Now the Ubuntu Software Center. Like many great ideas it is appallingly executed. I'd love to be able to head into the USC and just speedily install the applications I need and then let the software updater do the rest but you seem to be focusing on some old school idea of not changing things that aren't broken. It reminds me of my Dad who would still use XP for the rest of his life if developers didn't ditch it because of that magical thing called money. If a new stable version of a package comes out why isn't it put into the USC for the current stable and LTS release instead of waiting for the next release to finally release it. This is where distributions like Arch have an advantage. I'm not asking you to go entirely rolling release on the situation and make sure we get the latest kernel the moment it is out and packaged but if an application, GIMP for example, gets a new stable version it should be straight into the repository (and USC with that) for the support releases as soon as you can get it in their. Building and updating packages wouldn't even take that long and you easily make an extra job or two out of it to take the work load off of people that could be needed elsewhere in your development. You wouldn't do that in the mobile environment though. You wouldn't wait to put in a stable package for a piece of software for Ubuntu Touch, it would be in there ASAP... so why not on the desktop? I'll let you answer that one.
Now the most important bit. Actually getting Ubuntu out into the world. If you can create this wonderful environment on the mobile and the desktop and keep them what they actually are you will have much more chance of getting bigger OEMs to actually focus more on shipping Ubuntu devices instead of being like Dell or HP at the moment and shipping a system or two every so often but not doing it how it should be done. System76 are the perfect example of a company that ship Ubuntu correctly, they produce systems that are designed to run Linux and not just Windows boxes that are tweaked to run Linux better. You need to up your game. If you can provide this perfect (or as close to it as humanly possible) system that you want to, more OEMs will pick it up and then take more time to ship better Ubuntu systems. If you can tick off the things I've mentioned above you are already doing large parts of the job. You are providing a system that ships the latest packages, you are providing an integrated experience and the users that are switching will find it easier to work with. And you are providing a system that is fit for the desktop.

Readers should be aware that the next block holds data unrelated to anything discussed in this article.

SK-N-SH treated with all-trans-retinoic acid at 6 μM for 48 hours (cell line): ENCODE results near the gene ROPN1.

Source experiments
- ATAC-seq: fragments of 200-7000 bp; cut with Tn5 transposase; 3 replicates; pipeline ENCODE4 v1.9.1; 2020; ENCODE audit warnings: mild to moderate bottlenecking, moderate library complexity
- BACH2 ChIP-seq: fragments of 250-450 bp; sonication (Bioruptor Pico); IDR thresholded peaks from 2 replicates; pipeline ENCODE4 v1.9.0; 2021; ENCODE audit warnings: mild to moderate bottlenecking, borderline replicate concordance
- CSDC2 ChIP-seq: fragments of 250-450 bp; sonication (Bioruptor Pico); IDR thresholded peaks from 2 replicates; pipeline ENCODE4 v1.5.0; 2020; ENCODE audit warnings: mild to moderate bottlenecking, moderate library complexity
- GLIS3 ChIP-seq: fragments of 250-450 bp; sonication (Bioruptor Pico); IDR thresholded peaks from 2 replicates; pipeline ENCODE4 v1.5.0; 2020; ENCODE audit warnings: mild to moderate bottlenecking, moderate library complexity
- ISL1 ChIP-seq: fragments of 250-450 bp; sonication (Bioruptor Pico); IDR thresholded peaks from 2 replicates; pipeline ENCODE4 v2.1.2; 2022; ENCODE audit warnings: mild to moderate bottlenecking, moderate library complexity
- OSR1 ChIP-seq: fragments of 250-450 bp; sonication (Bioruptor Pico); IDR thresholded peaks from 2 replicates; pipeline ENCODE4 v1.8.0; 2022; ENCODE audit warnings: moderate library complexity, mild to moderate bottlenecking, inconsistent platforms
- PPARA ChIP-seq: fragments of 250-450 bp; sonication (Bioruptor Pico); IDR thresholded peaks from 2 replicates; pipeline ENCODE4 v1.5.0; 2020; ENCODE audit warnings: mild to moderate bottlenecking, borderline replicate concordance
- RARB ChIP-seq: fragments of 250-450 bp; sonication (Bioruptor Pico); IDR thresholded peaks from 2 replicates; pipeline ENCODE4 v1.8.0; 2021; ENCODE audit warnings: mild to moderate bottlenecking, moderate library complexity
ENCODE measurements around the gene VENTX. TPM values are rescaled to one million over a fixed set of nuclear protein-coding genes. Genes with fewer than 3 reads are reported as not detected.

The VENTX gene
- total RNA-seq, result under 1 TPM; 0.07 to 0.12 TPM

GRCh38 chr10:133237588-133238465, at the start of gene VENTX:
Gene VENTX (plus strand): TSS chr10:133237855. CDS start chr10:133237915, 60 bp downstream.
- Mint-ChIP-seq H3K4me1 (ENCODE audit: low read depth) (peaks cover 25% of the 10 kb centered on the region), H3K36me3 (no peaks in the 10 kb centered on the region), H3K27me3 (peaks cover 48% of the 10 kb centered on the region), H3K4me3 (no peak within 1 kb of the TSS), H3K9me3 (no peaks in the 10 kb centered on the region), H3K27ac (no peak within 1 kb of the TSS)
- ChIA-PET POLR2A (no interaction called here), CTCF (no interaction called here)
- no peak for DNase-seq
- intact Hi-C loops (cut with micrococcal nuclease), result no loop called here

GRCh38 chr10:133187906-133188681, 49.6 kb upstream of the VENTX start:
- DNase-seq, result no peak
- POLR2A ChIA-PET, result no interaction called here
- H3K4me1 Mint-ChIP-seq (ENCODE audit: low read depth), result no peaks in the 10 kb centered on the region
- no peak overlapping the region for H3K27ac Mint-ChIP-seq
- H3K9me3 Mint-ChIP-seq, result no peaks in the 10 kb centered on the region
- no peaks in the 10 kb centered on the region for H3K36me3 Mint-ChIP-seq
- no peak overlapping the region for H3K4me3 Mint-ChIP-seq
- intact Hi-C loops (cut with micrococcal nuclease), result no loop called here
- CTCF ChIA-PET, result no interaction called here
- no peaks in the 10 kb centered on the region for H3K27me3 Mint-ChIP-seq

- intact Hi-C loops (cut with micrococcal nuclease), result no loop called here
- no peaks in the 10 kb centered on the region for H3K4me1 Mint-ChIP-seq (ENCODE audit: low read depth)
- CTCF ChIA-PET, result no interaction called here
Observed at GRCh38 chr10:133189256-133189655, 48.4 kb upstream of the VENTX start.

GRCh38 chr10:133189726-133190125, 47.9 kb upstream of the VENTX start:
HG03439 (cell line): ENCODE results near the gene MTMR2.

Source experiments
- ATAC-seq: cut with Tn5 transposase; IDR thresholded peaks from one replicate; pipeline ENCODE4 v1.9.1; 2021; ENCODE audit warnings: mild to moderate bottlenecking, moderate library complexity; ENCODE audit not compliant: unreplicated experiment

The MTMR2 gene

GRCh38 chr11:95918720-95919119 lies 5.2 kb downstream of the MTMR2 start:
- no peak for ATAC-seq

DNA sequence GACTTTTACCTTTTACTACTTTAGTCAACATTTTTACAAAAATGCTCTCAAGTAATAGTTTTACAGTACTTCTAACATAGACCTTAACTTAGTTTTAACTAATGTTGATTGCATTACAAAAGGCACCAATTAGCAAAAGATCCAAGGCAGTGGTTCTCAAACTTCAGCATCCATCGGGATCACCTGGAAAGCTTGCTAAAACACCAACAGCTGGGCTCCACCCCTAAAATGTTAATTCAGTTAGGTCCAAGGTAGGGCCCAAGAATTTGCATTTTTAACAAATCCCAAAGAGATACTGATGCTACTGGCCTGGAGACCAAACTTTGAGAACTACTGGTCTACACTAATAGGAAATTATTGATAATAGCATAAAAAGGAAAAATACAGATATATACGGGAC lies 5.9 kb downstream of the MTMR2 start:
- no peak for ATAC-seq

Now I will just conclude it all for those who prefer the easier read. Don't make the mobile and desktop one. Yeah the line is already blurred but this issue can be fixed. Keep up the work in the mobile space but don't let that destroy the desktop as they are still both separate despite what people think. Make sure the Ubuntu desktop ships ready to be competitive, integrated and up to date. Keep pushing to overtake Microsoft instead of marking this unfixed bug as fixed. I've said it before and I will say it again, the desktop and the mobile markets aren't the same or together, they may do similar thing but they are different. Keep that in mind when you make your decisions and you are more likely to be successful.
I'm going to leave that here. I could go on for hours ranting about one little thing within the entire world of Ubuntu or even Linux as a whole but again if we work one step at a time we will continue to move forward.